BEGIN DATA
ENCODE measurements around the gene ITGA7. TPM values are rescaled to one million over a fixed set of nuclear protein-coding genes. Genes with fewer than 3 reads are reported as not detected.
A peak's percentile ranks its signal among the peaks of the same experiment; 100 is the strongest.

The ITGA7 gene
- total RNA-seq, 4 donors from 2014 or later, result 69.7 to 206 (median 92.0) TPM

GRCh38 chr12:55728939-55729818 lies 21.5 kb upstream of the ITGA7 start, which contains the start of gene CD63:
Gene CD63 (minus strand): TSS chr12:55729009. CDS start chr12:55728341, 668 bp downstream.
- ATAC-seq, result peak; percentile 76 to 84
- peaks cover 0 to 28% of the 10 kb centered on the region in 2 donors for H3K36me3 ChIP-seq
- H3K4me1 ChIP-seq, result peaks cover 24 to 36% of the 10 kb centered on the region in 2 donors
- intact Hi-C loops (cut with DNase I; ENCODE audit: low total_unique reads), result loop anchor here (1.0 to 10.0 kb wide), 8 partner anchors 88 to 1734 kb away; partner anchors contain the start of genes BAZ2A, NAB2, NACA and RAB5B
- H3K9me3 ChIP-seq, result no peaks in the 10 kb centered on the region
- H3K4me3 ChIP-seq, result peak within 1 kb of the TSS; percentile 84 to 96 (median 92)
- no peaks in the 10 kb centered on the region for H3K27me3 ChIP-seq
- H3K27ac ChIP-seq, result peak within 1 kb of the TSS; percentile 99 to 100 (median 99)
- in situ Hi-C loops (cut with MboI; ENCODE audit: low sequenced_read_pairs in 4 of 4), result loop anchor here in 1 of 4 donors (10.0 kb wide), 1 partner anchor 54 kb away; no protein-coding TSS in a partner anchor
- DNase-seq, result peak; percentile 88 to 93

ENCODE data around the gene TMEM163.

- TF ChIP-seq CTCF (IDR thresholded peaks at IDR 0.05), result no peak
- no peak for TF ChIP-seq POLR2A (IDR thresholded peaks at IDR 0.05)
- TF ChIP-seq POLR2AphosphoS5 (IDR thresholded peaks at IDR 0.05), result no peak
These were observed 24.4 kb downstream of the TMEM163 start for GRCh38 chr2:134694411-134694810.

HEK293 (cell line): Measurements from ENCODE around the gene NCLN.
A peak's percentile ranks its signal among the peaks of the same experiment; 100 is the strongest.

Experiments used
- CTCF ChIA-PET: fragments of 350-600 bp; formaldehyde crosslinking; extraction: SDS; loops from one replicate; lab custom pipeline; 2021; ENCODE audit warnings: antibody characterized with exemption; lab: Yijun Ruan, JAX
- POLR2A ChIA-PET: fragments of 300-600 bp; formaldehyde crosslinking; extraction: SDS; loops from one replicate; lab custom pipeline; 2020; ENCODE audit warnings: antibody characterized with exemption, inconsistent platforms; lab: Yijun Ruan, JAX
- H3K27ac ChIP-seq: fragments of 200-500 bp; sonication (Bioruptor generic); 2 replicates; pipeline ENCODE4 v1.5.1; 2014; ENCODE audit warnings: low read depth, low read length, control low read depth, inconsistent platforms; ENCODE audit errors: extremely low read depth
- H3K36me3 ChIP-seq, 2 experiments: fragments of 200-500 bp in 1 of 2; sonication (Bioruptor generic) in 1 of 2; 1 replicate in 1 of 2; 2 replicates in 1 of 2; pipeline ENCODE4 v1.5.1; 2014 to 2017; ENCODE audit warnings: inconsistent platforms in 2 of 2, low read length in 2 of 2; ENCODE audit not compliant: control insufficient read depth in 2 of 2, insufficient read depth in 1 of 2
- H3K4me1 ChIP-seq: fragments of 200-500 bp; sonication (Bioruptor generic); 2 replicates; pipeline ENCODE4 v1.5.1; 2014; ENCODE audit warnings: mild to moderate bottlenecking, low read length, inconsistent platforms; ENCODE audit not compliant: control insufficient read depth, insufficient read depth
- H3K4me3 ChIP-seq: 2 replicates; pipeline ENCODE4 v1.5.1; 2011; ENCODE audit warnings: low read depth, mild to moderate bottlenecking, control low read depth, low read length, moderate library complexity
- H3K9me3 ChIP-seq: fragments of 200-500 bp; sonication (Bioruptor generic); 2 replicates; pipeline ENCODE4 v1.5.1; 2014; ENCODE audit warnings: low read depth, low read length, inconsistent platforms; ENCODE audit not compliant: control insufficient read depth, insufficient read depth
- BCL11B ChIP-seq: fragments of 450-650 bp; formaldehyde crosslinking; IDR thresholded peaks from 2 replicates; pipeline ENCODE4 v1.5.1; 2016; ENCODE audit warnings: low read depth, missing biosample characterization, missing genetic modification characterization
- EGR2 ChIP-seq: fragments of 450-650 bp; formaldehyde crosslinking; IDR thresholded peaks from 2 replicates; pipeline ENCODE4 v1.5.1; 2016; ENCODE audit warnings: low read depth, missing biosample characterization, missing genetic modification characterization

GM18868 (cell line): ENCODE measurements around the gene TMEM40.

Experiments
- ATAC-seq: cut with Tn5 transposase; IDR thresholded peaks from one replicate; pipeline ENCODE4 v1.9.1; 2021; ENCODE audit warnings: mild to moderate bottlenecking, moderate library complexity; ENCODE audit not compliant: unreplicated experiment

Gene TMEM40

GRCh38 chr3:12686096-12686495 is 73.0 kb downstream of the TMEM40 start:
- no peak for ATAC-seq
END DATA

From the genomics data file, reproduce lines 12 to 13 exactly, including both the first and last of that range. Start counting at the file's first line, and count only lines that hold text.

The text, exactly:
- H3K4me3 ChIP-seq, result peak within 1 kb of the TSS; percentile 84 to 96 (median 92)
- no peaks in the 10 kb centered on the region for H3K27me3 ChIP-seq